Reflecting on Better Together Day

As we celebrated Better Together Day yesterday, I felt exhilarated by the photos and social media posts from around the country. Folks in their stylish shirts attending gatherings, sharing what they appreciate about different sources of wisdom, and especially getting outside (weather permitting!) to cultivate a presence on college campuses across the country appeared throughout the day. I even took a selfie with my shirt because I wanted to feel included in the celebrating 🙂

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Happy Better Together Day!

This past week has been full of interfaith happenings on Stanford’s campus. On Monday night, I watched a Buddhist leader speak about mindfulness meditation to a crowd of almost 1000 people in Memorial Church, the heart of the Main Quad. The Office of Religious Life prepared an Open House to celebrate the CIRCLE (the Center for Inter-religious Community, Learning and Experiences) 10th Anniversary. We also worked to finalize readers for an interfaith service that will take place this Sunday as part of University Public Worship. Last night, I got to moderate a fantastic panel of four professors in the Religious Studies Department speaking about “faith and feminism,” which took place at Stanford’s Hillel House. Over 50 students showed up on a Tuesday evening to learn about women in Islam, Judaism, Christianity and Hinduism. What I loved so much about the panel was the panelists’ commitment to complicating the history of women in these traditions- they reflected on the term feminism within different contexts and why the word doesn’t necessarily help us understand women’s roles or agency- we must consider a variety of experiences. The students asked really difficult questions, especially related to oppression and equality.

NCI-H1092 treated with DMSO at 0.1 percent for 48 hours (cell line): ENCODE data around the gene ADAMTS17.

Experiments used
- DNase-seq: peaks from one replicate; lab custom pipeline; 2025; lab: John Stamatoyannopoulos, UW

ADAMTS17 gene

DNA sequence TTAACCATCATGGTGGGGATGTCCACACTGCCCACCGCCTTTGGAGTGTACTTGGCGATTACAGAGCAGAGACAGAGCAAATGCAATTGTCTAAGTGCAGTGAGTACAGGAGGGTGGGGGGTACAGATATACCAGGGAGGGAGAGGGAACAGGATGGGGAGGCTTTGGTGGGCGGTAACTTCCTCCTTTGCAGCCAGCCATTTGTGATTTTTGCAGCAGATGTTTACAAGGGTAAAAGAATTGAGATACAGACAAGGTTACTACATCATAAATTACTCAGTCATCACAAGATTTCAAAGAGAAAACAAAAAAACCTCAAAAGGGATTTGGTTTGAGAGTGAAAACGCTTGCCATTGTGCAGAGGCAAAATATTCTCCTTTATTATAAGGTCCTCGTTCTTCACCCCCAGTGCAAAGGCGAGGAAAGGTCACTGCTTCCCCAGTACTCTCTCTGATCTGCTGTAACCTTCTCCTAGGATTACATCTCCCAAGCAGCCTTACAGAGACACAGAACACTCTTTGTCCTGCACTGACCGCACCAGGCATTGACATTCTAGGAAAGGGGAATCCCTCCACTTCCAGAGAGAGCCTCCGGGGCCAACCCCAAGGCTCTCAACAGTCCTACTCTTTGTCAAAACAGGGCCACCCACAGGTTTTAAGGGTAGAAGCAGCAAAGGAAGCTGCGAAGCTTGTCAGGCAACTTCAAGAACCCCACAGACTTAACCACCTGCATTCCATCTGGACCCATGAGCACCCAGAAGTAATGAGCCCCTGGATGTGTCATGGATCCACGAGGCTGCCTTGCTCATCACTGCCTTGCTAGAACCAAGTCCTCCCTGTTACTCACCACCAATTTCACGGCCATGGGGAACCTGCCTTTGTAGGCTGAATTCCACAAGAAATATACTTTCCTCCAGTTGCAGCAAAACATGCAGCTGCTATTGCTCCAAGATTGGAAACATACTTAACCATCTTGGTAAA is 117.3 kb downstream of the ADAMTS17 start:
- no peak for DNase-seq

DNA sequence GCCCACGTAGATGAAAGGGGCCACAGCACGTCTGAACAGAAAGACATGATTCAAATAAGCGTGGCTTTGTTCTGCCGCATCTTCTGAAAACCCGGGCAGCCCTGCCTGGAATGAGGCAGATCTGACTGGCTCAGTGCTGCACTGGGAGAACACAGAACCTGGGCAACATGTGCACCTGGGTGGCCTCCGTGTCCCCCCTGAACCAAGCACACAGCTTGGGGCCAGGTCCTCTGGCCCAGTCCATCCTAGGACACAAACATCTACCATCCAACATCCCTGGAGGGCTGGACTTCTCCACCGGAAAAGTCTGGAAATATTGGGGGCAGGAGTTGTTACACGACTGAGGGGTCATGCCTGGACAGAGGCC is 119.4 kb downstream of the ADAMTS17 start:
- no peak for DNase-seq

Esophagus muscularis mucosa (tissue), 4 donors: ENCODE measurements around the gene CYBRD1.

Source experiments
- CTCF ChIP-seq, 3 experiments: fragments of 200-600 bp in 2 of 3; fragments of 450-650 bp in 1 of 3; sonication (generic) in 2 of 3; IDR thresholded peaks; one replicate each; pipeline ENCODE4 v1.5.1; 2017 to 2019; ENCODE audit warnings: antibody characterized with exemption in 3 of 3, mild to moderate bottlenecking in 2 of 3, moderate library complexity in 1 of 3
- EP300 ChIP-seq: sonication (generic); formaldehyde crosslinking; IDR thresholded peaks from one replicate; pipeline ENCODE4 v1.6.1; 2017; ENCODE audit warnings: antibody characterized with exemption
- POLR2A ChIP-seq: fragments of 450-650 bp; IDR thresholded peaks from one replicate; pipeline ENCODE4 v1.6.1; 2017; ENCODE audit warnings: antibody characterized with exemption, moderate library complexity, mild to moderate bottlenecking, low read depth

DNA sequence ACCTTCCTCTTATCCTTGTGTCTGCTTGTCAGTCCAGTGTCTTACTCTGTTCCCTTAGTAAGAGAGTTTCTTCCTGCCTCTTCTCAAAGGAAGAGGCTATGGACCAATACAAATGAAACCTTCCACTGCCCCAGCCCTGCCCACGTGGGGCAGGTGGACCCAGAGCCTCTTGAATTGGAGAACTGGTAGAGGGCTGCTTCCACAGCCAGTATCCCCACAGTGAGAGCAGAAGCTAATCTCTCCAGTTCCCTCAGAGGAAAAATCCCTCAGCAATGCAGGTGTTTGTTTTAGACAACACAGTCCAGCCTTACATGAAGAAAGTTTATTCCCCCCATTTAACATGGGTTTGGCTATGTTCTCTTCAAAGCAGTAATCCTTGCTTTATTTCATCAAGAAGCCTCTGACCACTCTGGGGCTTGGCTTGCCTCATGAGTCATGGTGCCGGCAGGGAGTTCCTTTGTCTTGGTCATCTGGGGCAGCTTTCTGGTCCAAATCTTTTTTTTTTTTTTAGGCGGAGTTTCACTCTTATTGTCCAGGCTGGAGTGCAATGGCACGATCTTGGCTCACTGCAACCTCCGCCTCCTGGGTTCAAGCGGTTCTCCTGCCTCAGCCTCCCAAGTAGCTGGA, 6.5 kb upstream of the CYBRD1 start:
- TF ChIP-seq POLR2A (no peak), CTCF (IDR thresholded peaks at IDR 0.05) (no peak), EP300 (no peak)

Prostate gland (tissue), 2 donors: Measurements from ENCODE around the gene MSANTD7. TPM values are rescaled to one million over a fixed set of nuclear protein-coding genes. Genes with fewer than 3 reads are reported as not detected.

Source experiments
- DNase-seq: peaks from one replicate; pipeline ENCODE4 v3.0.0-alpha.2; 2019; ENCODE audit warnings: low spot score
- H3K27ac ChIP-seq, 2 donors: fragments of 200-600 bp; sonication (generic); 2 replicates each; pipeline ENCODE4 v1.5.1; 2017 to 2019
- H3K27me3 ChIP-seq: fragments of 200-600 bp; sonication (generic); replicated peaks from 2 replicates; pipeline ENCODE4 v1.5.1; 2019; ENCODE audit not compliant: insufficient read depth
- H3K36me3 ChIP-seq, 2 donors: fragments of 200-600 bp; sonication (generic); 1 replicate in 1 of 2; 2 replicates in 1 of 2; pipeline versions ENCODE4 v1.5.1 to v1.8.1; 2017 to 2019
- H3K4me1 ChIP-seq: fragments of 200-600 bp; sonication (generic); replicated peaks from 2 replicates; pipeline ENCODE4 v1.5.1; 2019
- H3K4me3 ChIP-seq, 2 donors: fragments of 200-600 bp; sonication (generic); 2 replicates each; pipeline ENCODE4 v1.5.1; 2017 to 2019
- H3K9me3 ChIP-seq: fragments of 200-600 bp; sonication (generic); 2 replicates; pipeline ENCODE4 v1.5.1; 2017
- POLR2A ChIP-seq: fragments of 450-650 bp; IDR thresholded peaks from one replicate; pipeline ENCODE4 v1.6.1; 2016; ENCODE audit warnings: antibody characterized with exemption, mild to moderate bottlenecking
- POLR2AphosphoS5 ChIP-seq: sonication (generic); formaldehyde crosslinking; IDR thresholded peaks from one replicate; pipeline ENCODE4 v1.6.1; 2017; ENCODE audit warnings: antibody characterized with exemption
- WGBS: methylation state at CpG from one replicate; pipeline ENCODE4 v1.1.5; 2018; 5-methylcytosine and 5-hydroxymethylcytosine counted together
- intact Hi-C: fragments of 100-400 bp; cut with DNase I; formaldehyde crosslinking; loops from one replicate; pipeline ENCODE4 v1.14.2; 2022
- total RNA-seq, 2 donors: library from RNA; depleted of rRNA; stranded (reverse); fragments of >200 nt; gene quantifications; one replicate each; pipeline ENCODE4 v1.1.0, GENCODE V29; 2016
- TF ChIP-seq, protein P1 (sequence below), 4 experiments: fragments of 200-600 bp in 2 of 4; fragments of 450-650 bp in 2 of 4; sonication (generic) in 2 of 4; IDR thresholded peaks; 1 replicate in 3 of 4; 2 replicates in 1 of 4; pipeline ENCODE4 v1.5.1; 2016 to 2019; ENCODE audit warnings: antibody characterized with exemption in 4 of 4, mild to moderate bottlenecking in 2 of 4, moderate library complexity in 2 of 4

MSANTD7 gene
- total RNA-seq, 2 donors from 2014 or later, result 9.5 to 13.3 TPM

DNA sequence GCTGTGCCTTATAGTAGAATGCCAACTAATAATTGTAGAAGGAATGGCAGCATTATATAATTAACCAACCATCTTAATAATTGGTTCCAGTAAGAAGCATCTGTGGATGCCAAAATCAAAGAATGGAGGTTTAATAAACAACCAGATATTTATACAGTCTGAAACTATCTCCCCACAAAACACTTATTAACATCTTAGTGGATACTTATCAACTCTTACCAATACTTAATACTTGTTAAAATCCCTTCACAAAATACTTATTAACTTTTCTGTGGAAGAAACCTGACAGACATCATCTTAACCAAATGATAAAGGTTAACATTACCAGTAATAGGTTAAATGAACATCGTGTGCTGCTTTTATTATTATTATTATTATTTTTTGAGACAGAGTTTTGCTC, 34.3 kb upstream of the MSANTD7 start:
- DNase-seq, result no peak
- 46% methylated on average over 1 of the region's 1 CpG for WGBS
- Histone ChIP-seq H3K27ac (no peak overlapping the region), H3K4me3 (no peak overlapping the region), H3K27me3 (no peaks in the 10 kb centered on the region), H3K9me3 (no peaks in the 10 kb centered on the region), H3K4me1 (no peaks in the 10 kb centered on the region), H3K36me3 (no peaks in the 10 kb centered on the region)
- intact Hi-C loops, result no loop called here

What really moved me, beyond the wisdom I took from the panel, was representation. The crowd held many religious and non-religious identities, some of which caused me to reflect on difference as the basis of contention. Some of the questions roused deep emotion because they stemmed from a fundamental disagreement on what a sacred text tells us, or how women should function in a particular community. That contention helps us to be honest about difference. Further, it opens an opportunity for hearing. In that room, we heard each other, even if we didn’t agree.

For me, Better Together Day is about hearing and seeing each other. It sounds simple, but in a world where intolerance quickly leads to ostracizing and violence, seeing and hearing matter deeply in creating communities that can center learning as a way to build relationships. Though we may not remember the content of events and activities on the particular day, we do remember who is present and thus know that we have possibility for community. I will remember not only the panelists from last night, but the audience as well- how we showed up to a space together, listened, and acknowledged that we each carry questions important enough to ask out loud. Better Together Day reminds me that community can be built on difference, because a shared commitment creates the starting point for a contentious but deeply meaningful space. And of course, we all looked pretty great in our blue shirts.

 

 

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